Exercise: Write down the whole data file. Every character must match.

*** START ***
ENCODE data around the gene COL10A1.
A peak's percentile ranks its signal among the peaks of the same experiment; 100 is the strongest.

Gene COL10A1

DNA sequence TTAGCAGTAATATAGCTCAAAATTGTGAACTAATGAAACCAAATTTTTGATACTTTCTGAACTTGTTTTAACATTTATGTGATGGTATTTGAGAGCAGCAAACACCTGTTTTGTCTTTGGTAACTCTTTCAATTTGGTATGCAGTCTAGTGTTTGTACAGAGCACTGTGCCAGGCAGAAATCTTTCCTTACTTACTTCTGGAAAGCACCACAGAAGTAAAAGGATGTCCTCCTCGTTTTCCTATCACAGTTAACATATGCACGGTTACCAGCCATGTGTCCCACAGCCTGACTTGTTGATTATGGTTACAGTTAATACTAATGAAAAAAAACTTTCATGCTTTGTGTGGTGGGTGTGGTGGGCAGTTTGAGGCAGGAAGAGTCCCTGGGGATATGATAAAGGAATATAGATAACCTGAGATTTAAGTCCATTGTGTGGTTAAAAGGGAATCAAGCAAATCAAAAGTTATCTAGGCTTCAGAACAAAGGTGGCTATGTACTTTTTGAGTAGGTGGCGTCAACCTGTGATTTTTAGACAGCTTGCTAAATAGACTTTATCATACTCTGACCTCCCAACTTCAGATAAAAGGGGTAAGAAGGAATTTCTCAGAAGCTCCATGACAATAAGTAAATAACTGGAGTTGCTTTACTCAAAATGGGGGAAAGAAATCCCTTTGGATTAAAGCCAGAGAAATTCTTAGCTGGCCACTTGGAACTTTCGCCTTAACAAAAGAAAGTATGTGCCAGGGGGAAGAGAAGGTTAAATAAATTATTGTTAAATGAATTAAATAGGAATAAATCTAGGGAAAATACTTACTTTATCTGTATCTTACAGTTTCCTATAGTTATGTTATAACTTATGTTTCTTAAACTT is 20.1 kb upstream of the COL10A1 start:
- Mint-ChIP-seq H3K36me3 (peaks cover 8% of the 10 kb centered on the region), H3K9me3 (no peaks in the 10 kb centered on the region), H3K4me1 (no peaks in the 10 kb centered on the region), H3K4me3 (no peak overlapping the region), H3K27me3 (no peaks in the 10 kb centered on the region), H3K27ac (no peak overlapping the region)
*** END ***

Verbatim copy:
ENCODE data around the gene COL10A1.
A peak's percentile ranks its signal among the peaks of the same experiment; 100 is the strongest.

Gene COL10A1

DNA sequence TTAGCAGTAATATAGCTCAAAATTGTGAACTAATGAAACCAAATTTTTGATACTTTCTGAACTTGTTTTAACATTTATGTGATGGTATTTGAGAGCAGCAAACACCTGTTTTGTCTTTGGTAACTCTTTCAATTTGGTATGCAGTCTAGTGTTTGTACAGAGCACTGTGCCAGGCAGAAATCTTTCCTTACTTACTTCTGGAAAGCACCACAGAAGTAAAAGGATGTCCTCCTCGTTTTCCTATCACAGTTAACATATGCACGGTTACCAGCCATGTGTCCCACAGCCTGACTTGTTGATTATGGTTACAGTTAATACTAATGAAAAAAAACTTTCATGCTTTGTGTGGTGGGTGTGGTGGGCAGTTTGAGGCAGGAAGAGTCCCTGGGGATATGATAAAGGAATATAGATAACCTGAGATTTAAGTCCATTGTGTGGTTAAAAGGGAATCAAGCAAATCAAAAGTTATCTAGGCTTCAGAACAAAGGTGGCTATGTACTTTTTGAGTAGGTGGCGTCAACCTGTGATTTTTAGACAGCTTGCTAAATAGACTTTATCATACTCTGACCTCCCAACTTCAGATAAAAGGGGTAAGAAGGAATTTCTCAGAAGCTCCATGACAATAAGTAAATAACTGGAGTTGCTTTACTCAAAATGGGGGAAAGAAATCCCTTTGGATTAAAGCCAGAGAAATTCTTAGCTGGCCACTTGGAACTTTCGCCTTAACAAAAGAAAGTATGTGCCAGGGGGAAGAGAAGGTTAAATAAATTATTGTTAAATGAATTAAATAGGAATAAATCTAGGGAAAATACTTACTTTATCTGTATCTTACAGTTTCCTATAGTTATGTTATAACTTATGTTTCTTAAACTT is 20.1 kb upstream of the COL10A1 start:
- Mint-ChIP-seq H3K36me3 (peaks cover 8% of the 10 kb centered on the region), H3K9me3 (no peaks in the 10 kb centered on the region), H3K4me1 (no peaks in the 10 kb centered on the region), H3K4me3 (no peak overlapping the region), H3K27me3 (no peaks in the 10 kb centered on the region), H3K27ac (no peak overlapping the region)